Friday, December 12, 2003

all i'm saying is, it has to do with nuns...

I just did a little hypothesis testing of my own here, of an idea that I had way back in graduate school but never tested. The numbers in the "Mean" column below represent the proportion of correct answers given to each of the ten items on the vocabulary test administered to some of respondents of the General Social Survey (a nationally representative survey that has been collected either annually or biennially since 1972). Separate numbers are presented for Protestants and Catholics.


Variable | Mean N
worda | .8278244 12162
wordb | .94318 12214
wordc | .2581398 9429
wordd | .94522 12249
worde | .7758351 11496
wordf | .8072227 11630
wordg | .3252313 11026
wordh | .3539879 9554
wordi | .7703412 12192
wordj | .224678 11492


Variable | Mean N
worda | .8381347 4825
wordb | .947601 4752
wordc | .3018917 3859
wordd | .9399875 4799
worde | .7709067 4544
wordf | .8415969 4659
wordg | .4609026 4476
wordh | .3661499 3870
wordi | .8036644 4803
wordj | .2301779 4553

Notice that the biggest difference between Protestants and Catholics is for wordg, where Catholics are about 40% more likely to give the correct answer to that item than are Protestants. So, the two questions: (1) why did I make these separate tables for Protestants and Catholics? and (2) what's up with wordg? The words that the GSS uses for the vocabulary test are not available in the GSS codebook or any other public place, out of fear that putting the words in a public place will cause them to spread like wildfire through the general population, as millions are dying to know what these words are so they can be better prepared for a vocabulary test they will almost certainly never take and will have no consequences for their lives even if they do. Anyway, through means I cannot disclose, I actually have the list of words the GSS uses. When I first looked over the list of words, I thought to myself, I bet Catholics have an advantage on this one word, because it's a word I commonly associate with nuns (sorry, can't say what it is).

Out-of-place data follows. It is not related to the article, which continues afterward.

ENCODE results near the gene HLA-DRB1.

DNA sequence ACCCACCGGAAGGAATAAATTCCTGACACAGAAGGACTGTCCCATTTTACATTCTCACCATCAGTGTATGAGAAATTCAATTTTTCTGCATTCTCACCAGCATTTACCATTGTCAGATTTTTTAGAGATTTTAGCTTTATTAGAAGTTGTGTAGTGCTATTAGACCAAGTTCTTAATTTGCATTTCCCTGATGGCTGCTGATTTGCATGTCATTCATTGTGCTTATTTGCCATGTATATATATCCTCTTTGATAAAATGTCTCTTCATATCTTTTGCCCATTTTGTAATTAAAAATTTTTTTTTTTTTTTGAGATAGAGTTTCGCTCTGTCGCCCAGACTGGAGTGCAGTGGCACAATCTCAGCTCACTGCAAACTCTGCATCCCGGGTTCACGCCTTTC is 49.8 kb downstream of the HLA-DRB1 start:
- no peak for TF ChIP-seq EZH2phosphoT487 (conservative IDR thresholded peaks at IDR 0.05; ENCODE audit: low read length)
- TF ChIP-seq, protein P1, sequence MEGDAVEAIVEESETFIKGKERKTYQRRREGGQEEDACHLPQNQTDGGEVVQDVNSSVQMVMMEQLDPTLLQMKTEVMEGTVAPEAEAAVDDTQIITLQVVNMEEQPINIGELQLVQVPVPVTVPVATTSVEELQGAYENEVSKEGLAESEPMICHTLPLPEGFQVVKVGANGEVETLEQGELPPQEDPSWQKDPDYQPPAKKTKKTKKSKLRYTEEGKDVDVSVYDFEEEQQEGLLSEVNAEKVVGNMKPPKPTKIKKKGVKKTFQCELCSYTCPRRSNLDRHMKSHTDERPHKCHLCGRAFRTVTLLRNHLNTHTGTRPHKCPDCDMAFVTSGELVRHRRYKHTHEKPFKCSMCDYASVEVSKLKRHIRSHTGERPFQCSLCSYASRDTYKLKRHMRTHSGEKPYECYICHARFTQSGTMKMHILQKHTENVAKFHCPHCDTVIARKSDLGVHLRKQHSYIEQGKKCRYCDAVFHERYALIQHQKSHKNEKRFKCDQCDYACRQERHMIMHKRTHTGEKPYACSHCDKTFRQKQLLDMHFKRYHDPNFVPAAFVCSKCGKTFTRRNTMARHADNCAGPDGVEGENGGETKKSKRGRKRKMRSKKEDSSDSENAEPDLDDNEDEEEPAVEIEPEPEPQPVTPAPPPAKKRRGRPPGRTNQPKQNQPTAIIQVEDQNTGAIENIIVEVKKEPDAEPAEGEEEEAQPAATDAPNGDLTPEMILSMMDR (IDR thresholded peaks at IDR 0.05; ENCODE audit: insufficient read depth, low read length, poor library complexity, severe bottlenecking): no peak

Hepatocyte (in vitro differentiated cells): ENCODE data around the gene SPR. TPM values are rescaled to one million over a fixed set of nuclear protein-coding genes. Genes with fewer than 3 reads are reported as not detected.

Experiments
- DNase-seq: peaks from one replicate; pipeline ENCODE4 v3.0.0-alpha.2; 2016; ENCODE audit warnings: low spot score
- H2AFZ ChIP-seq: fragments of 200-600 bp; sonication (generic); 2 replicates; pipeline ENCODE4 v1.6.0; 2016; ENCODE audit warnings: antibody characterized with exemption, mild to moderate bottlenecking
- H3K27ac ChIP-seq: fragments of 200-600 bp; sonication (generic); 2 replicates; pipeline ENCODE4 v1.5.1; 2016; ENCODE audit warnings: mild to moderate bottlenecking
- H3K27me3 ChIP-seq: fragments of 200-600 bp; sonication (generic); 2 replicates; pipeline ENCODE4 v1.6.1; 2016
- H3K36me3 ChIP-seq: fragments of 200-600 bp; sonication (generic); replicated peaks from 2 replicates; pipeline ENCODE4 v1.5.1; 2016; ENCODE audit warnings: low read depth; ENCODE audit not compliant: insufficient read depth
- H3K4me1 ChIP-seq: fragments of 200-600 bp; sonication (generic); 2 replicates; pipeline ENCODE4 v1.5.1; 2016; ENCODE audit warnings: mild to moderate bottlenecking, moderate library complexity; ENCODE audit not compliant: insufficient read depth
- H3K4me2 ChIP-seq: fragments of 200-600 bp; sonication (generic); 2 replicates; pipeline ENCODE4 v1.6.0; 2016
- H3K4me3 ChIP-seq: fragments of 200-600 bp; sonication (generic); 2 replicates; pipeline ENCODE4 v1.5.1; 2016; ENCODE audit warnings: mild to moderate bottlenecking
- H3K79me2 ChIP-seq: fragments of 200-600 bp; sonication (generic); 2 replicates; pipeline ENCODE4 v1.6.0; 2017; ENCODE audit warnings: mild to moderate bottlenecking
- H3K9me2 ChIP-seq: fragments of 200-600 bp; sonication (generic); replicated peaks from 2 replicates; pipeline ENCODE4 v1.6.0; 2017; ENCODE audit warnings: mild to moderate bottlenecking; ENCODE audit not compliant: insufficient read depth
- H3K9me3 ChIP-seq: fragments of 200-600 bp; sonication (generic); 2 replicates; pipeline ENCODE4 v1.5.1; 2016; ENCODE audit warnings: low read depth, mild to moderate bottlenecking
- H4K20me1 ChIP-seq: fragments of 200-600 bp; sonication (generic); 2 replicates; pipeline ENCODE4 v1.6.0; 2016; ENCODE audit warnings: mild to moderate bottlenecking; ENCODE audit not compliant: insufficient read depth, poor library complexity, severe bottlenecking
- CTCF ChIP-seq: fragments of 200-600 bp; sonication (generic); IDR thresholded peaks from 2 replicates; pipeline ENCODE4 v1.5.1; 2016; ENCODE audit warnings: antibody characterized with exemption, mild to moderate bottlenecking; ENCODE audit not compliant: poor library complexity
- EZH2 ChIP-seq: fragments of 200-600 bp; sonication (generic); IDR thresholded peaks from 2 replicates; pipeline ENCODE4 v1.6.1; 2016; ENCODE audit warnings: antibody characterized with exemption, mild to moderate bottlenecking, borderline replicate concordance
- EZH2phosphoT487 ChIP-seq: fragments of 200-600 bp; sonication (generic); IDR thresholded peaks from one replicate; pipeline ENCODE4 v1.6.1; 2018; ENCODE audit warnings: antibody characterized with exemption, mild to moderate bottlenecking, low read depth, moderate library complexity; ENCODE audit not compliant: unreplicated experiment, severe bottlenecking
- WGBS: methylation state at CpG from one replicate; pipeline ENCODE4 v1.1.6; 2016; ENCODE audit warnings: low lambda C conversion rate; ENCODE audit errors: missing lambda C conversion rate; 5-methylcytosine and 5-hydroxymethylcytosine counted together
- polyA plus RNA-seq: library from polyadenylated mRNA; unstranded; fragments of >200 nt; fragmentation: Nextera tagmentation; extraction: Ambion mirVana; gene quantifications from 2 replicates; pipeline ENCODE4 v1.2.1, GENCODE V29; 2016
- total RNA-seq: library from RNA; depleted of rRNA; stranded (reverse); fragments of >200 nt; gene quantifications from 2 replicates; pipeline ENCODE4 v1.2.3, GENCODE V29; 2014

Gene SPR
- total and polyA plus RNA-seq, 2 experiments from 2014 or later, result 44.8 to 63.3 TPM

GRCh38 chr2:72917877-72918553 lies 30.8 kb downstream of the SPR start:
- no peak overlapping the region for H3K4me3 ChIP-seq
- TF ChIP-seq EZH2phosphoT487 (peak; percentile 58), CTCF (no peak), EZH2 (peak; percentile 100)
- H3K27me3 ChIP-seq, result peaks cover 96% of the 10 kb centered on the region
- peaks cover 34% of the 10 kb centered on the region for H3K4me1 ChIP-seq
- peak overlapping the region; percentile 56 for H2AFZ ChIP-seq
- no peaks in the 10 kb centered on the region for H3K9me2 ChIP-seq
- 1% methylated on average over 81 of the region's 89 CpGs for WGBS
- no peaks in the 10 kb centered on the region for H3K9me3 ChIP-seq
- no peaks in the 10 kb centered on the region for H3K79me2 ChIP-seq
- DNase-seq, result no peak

So, just now, I happened to have the cumulative GSS file up in Stata for different (although not entirely unrelated) purposes, and I decided to see whether there was a relative edge for Catholics on any of the words. I made the table above, and, lo, the Catholic advantage on wordg turned up. Only then did I go to my bookcase and dig up my copy of the vocabulary test to see what wordg was. Sure enough, wordg was the word with nunnish associations.

To my knowledge, no one has ever noticed this before. Real science, real findings, right here live on this weblog!

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